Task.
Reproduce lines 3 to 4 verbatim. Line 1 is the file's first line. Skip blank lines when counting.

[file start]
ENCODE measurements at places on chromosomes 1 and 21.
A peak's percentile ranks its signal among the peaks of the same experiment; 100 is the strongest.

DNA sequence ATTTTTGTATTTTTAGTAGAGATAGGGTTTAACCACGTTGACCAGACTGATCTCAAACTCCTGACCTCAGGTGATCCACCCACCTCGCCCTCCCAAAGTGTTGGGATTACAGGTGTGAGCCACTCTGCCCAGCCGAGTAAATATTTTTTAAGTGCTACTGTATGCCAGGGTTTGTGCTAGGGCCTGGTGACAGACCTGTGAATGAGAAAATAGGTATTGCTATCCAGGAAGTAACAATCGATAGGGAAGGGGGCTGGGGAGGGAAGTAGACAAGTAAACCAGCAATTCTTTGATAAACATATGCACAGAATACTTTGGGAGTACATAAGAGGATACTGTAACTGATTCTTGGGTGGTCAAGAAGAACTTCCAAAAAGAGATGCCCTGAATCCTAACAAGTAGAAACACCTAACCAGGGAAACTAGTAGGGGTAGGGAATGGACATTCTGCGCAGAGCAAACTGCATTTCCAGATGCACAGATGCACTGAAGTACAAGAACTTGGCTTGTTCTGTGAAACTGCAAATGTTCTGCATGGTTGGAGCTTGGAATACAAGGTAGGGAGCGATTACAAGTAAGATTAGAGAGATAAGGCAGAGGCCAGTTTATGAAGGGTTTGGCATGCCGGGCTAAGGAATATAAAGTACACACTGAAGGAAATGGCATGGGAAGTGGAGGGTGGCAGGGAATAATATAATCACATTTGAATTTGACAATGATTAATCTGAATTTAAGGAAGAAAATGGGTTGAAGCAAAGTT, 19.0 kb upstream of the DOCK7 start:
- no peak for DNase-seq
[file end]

DNA sequence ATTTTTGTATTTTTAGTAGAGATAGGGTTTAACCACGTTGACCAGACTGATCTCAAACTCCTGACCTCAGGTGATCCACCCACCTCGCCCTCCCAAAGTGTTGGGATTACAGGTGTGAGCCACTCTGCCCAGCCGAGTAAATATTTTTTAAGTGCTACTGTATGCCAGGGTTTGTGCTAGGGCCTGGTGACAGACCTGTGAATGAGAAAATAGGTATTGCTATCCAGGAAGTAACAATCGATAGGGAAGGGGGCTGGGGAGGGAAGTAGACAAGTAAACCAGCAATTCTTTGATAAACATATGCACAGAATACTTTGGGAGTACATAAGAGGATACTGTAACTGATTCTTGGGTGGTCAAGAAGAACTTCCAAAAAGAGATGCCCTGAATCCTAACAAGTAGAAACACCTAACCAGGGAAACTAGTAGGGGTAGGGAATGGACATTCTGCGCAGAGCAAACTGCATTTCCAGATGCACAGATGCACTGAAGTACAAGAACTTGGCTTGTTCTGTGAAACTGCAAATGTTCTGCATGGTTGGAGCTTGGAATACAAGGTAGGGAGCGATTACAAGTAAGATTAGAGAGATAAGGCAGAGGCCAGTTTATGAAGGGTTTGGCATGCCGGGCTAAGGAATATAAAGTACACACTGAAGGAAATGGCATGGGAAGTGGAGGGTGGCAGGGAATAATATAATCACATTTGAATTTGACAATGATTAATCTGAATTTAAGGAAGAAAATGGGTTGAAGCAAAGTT, 19.0 kb upstream of the DOCK7 start:
- no peak for DNase-seq